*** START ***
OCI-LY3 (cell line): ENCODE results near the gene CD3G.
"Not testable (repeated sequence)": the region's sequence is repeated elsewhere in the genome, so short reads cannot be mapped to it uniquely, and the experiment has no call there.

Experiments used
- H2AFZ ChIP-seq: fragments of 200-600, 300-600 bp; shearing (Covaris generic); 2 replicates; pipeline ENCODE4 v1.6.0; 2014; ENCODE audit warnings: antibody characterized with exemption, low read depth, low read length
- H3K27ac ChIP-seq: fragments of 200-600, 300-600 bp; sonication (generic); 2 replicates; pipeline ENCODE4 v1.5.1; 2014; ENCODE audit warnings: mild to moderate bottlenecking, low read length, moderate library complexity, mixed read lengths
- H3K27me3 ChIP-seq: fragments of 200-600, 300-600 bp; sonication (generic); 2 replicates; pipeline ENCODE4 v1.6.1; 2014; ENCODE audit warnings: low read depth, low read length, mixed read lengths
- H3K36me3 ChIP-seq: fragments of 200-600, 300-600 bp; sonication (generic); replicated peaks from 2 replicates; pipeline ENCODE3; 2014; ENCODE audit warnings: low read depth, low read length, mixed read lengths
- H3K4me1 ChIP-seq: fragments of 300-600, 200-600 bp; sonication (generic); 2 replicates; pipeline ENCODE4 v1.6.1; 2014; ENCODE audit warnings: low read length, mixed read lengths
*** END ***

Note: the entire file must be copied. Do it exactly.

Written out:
OCI-LY3 (cell line): ENCODE results near the gene CD3G.
"Not testable (repeated sequence)": the region's sequence is repeated elsewhere in the genome, so short reads cannot be mapped to it uniquely, and the experiment has no call there.

Experiments used
- H2AFZ ChIP-seq: fragments of 200-600, 300-600 bp; shearing (Covaris generic); 2 replicates; pipeline ENCODE4 v1.6.0; 2014; ENCODE audit warnings: antibody characterized with exemption, low read depth, low read length
- H3K27ac ChIP-seq: fragments of 200-600, 300-600 bp; sonication (generic); 2 replicates; pipeline ENCODE4 v1.5.1; 2014; ENCODE audit warnings: mild to moderate bottlenecking, low read length, moderate library complexity, mixed read lengths
- H3K27me3 ChIP-seq: fragments of 200-600, 300-600 bp; sonication (generic); 2 replicates; pipeline ENCODE4 v1.6.1; 2014; ENCODE audit warnings: low read depth, low read length, mixed read lengths
- H3K36me3 ChIP-seq: fragments of 200-600, 300-600 bp; sonication (generic); replicated peaks from 2 replicates; pipeline ENCODE3; 2014; ENCODE audit warnings: low read depth, low read length, mixed read lengths
- H3K4me1 ChIP-seq: fragments of 300-600, 200-600 bp; sonication (generic); 2 replicates; pipeline ENCODE4 v1.6.1; 2014; ENCODE audit warnings: low read length, mixed read lengths